Faculty Development in a Private University in Kenya: Faculty Perceptions on What Is and What Should Be

Ishmael I. Munene, Simon Ngigi Kangethe, Justus G. Mbae

Abstract


In a context where faculty development programs are non-existence, this study was conducted to examine the possibility of establishing a faculty development program in a private university in Kenya. The study explored faculty views on what they envision would be the program’s goals and purposes and their work-related challenges. Data were collected from all full-time faculty using a survey instrument distributed through Survey Monkey. Findings show that junior faculty with limited work experience in arts and social sciences, business, and education were more positive about the program. The faculty were more likely to support the program if its goals and purpose focus on their career aspirations in terms of excellence in teaching and scholarship. Professional-related challenges identified relate to the need to develop skills to teach effectively, undertake and publish rigorous research, and secure competitive grants. The findings suggest that incipient faculty development programs would be successful if they target junior and less experienced faculty and are built around their career aspirations.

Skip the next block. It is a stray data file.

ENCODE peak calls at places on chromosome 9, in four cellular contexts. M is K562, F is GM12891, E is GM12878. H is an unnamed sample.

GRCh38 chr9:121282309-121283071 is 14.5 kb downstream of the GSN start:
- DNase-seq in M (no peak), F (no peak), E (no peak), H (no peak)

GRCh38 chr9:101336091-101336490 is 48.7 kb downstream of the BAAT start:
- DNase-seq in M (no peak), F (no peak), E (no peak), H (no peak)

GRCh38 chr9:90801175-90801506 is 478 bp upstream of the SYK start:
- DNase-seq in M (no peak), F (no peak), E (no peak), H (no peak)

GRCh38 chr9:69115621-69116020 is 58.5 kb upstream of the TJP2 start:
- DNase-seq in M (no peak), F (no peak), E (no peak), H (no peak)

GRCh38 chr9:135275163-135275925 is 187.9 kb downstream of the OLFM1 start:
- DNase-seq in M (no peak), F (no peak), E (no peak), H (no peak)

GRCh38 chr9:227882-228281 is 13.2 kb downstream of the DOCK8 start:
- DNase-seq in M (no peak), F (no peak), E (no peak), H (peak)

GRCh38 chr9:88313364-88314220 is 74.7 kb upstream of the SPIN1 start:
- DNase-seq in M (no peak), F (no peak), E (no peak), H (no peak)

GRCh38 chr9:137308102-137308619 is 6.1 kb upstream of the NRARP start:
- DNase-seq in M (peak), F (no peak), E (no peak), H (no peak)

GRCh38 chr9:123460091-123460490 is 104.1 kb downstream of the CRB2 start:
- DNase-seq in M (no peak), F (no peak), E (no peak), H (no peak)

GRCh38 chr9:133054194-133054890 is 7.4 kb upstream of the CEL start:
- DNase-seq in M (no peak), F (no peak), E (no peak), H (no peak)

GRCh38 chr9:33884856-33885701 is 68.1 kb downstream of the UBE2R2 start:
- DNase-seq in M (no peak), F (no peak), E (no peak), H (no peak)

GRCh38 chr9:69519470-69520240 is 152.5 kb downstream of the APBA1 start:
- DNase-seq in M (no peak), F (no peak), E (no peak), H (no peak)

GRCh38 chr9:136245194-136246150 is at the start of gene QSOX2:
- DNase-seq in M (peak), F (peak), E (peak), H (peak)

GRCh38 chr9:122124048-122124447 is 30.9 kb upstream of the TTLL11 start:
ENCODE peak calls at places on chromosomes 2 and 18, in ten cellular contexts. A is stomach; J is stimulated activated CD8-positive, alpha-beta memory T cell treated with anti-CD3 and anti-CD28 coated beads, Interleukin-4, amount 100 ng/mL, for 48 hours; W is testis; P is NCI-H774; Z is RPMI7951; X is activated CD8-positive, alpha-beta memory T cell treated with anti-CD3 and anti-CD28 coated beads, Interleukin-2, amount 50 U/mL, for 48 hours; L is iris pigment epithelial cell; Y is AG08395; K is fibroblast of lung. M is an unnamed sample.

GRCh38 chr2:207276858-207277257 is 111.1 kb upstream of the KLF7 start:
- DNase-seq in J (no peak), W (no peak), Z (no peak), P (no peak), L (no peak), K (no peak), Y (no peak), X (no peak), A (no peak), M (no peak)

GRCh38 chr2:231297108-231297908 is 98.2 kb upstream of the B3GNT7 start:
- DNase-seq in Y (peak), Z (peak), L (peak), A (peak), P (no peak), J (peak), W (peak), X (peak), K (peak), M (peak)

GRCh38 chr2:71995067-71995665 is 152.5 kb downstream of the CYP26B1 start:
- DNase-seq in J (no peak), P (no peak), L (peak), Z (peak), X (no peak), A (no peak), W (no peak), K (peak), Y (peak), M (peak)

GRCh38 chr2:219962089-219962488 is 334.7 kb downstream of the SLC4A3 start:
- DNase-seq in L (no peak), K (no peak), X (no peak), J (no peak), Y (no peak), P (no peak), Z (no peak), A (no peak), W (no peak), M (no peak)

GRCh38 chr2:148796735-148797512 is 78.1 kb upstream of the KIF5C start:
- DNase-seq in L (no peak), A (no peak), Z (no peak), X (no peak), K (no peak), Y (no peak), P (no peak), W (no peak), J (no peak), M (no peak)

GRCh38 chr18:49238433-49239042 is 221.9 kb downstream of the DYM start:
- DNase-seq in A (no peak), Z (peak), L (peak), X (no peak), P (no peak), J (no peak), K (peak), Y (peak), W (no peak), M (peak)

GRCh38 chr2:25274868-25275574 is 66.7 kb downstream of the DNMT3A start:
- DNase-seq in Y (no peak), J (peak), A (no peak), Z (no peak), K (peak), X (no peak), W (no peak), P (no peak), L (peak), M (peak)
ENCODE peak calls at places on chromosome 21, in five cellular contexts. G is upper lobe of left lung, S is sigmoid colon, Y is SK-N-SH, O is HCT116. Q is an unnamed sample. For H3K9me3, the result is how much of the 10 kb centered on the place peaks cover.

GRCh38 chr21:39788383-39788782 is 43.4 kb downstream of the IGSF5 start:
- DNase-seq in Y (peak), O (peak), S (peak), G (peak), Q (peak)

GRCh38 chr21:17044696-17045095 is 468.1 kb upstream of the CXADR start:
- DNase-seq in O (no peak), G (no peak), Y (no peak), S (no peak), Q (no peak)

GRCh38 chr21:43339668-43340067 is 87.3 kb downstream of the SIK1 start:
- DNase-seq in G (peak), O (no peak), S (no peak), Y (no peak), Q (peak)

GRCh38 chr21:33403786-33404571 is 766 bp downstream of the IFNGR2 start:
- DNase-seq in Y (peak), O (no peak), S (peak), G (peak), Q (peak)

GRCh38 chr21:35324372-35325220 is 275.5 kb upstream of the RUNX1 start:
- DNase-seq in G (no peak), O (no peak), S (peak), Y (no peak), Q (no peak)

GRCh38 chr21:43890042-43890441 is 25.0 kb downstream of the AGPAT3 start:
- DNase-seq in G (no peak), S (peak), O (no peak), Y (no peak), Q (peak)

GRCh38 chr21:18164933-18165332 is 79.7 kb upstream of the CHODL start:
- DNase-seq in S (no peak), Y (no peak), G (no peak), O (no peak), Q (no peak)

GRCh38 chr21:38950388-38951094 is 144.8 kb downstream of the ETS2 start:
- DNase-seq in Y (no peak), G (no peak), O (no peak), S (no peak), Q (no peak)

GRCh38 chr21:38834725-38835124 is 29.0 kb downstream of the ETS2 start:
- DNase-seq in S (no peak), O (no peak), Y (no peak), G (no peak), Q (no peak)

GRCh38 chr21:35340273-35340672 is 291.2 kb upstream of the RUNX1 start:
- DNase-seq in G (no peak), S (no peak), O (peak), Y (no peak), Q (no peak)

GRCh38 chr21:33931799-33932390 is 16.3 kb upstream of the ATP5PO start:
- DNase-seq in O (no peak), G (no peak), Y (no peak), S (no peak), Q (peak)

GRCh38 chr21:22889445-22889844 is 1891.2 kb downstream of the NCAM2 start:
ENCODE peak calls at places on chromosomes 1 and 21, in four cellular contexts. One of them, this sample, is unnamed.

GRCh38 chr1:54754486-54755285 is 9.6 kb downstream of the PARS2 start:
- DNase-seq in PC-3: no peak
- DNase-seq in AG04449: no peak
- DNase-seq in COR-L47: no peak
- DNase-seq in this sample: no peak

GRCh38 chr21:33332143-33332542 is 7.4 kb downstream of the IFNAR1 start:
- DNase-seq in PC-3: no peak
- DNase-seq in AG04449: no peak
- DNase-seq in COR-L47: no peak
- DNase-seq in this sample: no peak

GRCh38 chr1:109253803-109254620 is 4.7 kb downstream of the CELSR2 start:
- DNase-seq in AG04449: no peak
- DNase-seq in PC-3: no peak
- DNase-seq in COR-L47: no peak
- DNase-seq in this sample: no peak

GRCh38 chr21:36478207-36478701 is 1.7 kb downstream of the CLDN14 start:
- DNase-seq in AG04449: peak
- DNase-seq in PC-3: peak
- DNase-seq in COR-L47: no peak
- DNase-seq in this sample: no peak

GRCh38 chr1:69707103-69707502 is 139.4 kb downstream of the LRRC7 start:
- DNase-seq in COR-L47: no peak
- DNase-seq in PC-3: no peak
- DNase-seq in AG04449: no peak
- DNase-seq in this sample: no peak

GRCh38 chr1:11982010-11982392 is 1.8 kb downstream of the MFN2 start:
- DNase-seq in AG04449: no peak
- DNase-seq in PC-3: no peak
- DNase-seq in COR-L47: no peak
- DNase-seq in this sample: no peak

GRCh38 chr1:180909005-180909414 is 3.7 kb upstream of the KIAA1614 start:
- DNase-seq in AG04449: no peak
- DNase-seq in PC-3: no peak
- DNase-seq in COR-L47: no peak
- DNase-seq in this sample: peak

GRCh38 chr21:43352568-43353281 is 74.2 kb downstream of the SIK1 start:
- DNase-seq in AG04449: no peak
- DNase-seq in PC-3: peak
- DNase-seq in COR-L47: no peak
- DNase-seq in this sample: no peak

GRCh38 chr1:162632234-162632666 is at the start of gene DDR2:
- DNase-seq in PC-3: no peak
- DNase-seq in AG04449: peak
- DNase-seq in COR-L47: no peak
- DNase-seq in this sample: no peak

Full Text:

PDF

Refbacks

  • There are currently no refbacks.